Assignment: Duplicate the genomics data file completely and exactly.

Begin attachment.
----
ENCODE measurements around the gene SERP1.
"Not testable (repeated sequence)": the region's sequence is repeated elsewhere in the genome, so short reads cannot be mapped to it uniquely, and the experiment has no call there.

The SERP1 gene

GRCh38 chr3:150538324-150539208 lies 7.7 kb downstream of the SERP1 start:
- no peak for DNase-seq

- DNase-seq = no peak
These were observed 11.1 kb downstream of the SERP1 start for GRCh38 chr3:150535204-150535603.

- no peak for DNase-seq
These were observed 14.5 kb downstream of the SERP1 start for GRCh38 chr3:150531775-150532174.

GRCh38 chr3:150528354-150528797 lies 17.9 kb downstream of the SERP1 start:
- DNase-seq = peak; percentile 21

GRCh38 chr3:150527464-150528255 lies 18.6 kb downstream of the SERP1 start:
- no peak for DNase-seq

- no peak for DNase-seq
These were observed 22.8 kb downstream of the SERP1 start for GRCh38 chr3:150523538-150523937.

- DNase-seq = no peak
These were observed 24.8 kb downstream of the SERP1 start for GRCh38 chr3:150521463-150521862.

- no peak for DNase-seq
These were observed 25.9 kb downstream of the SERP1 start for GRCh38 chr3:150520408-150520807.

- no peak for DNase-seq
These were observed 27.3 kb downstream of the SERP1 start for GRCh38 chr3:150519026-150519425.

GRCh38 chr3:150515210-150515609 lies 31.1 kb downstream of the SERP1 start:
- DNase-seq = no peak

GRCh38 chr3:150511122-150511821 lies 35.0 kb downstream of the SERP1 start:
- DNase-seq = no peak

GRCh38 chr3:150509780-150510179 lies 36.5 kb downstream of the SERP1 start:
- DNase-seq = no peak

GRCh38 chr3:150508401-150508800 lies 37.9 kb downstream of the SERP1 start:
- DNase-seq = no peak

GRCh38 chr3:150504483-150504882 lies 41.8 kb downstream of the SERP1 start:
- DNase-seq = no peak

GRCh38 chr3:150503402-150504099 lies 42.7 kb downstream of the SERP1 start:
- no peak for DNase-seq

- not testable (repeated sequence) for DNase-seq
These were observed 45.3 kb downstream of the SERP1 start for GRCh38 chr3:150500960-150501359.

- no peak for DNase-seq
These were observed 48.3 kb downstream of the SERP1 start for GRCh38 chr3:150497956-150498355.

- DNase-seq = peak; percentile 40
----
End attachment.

ENCODE measurements around the gene SERP1.
"Not testable (repeated sequence)": the region's sequence is repeated elsewhere in the genome, so short reads cannot be mapped to it uniquely, and the experiment has no call there.

The SERP1 gene

GRCh38 chr3:150538324-150539208 lies 7.7 kb downstream of the SERP1 start:
- no peak for DNase-seq

- DNase-seq = no peak
These were observed 11.1 kb downstream of the SERP1 start for GRCh38 chr3:150535204-150535603.

- no peak for DNase-seq
These were observed 14.5 kb downstream of the SERP1 start for GRCh38 chr3:150531775-150532174.

GRCh38 chr3:150528354-150528797 lies 17.9 kb downstream of the SERP1 start:
- DNase-seq = peak; percentile 21

GRCh38 chr3:150527464-150528255 lies 18.6 kb downstream of the SERP1 start:
- no peak for DNase-seq

- no peak for DNase-seq
These were observed 22.8 kb downstream of the SERP1 start for GRCh38 chr3:150523538-150523937.

- DNase-seq = no peak
These were observed 24.8 kb downstream of the SERP1 start for GRCh38 chr3:150521463-150521862.

- no peak for DNase-seq
These were observed 25.9 kb downstream of the SERP1 start for GRCh38 chr3:150520408-150520807.

- no peak for DNase-seq
These were observed 27.3 kb downstream of the SERP1 start for GRCh38 chr3:150519026-150519425.

GRCh38 chr3:150515210-150515609 lies 31.1 kb downstream of the SERP1 start:
- DNase-seq = no peak

GRCh38 chr3:150511122-150511821 lies 35.0 kb downstream of the SERP1 start:
- DNase-seq = no peak

GRCh38 chr3:150509780-150510179 lies 36.5 kb downstream of the SERP1 start:
- DNase-seq = no peak

GRCh38 chr3:150508401-150508800 lies 37.9 kb downstream of the SERP1 start:
- DNase-seq = no peak

GRCh38 chr3:150504483-150504882 lies 41.8 kb downstream of the SERP1 start:
- DNase-seq = no peak

GRCh38 chr3:150503402-150504099 lies 42.7 kb downstream of the SERP1 start:
- no peak for DNase-seq

- not testable (repeated sequence) for DNase-seq
These were observed 45.3 kb downstream of the SERP1 start for GRCh38 chr3:150500960-150501359.

- no peak for DNase-seq
These were observed 48.3 kb downstream of the SERP1 start for GRCh38 chr3:150497956-150498355.

- DNase-seq = peak; percentile 40